Adopting & Adapting process
Your consultant has a process, you should consider adopting it.
Consulting clients is something I’ve done for many, many years. I’m no hardened expert at it yet, but I’ve noticed a few patterns over the years.
One is that consultants nearly always have a process for working on things. This isn’t because they’re obsessed, more often it’s out of a plea for sanity.
Chances are good that if they haven’t worked on something *very* similar to the task at hand, most consultants have seen something very similar thereto. Solving problems efficiently and having a wide range of experience is what defines a good consultant, which of course you already knew that since you’re brilliant.
A process about process — So meta!
Getting folks to the table
Consulting means collecting input from multiple sources, collating them and resubmitting that analyzed input back to collaborators and stakeholders. Oftentimes, they’ll ask for a list of interested parties, then ask if there are any other folks who should be included as stakeholders — this is often the consultant trying to tease out any individuals who would provide expert feedback, but might be overlooked as too busy, or non essential. Often enough, the folks working most closely with the software are non-management, newer employees. Having the CMO offer feedback on initial planning sounds tempting. However a frank discussion with the interns on the functionality and design will often bring surprising gains in effectiveness. Even better, when a plan can take advantage of and create the sense of grass roots buy-in, long term success is much, much more likely.
Working beats conceptual
Often enough, consultants will press pause on ideation and start building. This isn’t due to planning fatigue, on the contrary, many are happiest planning for every eventuality. What has happened is that further planning will have diminishing returns, that more understanding lies on the other side of implementation. Usually it’s a feature, something small and concrete — something that’s self reliant and can be shown off easily. There’s more than a few Three Letter Acronyms that map to this concept. Feel free to hype the feature using at least one of these: Minimum Viable Product, Proof Of Concept, First Pass, etc.
Gb are cheap, billing hours aren’t
There have been many times when I’ve gone around & around with a client on what looks like important distinctions on things like hosting the site, or using a preferred vendor. More often than not, consulting firms provide recommendations on providers not based on kickbacks or referral bonuses, but on hard won experience & trust gained working with that partner. I can count on two fingers the number of times a vendor has approached me with a referral program in exchange for shifting clients their way. When a consultancy hires out a particular section of the work, it’s to more efficiently utilize their resources. This usually means that the third party needs to be able to execute their part of the build process with as little hands on time as possible. Any extraneous effort to accommodate that third party could be used on billable tasks.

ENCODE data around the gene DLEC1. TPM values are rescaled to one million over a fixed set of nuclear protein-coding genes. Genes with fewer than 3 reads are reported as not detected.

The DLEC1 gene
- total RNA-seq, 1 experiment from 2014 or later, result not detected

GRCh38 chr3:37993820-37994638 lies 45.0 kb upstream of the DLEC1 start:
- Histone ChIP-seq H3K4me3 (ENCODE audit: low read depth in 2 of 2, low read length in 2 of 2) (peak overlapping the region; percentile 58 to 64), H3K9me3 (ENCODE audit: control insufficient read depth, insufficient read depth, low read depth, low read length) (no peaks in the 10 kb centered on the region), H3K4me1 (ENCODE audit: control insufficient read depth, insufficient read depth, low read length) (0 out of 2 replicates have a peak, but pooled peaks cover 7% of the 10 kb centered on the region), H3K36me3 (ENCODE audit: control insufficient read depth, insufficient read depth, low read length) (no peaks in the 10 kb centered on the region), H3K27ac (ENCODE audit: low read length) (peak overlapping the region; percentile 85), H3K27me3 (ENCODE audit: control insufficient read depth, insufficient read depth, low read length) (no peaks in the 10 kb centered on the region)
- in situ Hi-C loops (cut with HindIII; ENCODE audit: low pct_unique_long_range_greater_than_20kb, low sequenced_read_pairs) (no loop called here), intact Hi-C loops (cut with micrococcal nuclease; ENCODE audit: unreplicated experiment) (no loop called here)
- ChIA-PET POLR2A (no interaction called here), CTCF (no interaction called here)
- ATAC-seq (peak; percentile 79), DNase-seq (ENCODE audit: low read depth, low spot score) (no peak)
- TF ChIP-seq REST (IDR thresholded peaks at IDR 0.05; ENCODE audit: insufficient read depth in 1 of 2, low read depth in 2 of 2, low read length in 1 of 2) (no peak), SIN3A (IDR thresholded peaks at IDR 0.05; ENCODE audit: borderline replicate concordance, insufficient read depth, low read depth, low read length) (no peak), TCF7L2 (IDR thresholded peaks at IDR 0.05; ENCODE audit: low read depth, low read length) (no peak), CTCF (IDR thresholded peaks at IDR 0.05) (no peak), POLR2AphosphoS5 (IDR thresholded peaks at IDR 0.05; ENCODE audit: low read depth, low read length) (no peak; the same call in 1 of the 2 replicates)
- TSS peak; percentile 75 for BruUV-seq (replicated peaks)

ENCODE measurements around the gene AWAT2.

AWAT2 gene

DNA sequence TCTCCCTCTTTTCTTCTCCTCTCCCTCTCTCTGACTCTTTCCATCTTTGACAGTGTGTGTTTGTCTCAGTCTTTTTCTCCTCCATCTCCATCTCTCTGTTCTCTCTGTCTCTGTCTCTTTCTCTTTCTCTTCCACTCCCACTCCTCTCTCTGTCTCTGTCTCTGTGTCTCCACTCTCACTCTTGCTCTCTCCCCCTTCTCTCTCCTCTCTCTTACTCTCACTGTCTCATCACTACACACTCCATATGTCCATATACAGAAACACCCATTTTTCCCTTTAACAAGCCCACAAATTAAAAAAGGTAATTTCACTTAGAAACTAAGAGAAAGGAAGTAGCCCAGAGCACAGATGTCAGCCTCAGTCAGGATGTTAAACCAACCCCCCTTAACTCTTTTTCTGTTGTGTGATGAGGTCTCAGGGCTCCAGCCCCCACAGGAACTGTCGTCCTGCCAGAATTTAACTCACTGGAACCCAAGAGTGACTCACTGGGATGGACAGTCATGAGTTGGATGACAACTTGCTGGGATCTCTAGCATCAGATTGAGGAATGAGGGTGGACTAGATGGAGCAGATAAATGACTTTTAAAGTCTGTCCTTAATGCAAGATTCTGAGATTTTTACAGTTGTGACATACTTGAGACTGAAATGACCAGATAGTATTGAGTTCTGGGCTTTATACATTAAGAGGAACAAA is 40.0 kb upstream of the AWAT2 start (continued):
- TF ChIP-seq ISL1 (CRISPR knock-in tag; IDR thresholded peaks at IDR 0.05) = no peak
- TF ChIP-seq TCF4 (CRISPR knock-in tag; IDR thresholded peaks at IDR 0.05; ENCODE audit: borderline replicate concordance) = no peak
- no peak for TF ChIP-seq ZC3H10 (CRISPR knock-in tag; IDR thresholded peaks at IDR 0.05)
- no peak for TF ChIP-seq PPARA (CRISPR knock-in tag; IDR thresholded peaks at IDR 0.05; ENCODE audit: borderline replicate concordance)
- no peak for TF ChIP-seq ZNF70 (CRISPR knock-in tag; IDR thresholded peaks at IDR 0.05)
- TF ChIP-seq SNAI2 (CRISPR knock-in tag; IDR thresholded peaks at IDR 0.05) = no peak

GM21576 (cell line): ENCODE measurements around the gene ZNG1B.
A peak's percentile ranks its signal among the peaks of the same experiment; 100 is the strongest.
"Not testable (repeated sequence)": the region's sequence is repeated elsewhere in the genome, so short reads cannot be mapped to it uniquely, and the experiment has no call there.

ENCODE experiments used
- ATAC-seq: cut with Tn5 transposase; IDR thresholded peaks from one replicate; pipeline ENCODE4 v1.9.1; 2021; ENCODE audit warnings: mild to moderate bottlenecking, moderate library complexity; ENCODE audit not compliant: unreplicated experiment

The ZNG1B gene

Good surprises vs. bad ones
It’s a gift to be able to estimate the level of effort required to accomplish a given task — Not all developers are granted this gift. In that case, get comfortable with asking for overestimates on tickets. The effect that can have on the sprint plan is nontrivial as number of tasks planned to be complete shrinks. Take a deep breath & remember that getting a few things done well is better than many things done poorly. Chances are good that if the tickets are completed before the end of the sprint/release cycle, then there’s time to add more to the existing scope of work, or to prepare the next cycle for even greater success.
Asking for a confidence interval is a better measure of how much time it will take. Getting a range of potential time completing a task sets more reasonable expectations. Gauging uncertainty in this way is less confrontational for the developer & allows them to create space for unknown issues.
Estimate in points, not hours
Estimating tasks in hours is a poor idea, in fact estimating time to completion on a big task is more often than not, a SWAG. Furthermore, the estimate depends highly on the expertise on the estimator, their familiarity with the surrounding codebase, previous experience with past estimates, ad nauseum.
Better idea, estimate the complexity of completion. Measuring & estimating task complexity is detached from deadlines, PTO, or switching developers mid-implementation. Using story points instead of hours is a staple of agile development I’ll leave it to the fine folks at Atlassian to further illustrate:
Teams starting out with story points use an exercise called planning poker. At Atlassian, planning poker is a common practice across the company. The team will take an item from the backlog, discuss it briefly, and each member will mentally formulate an estimate. Then everyone holds up a card with the number that reflects their estimate. If everyone is in agreement, great! If not, take some time (but not too much time–just couple minutes) to understand the rationale behind different estimates. Remember though, estimation should be a high level activity. If the team is too far into the weeds, take a breath, and up-level the discussion.
Keep everything — there’s no such thing as “We’ll never use it”
Oftentimes even having a skeleton of existing process is enough to stir folks up into brainstorming improvements. Even a 20% proof-of-concept process illuminates a set of jumping off points that can be leveraged by anyone motivated to adopt the premise, adapt it to conditions on the ground, & experiment.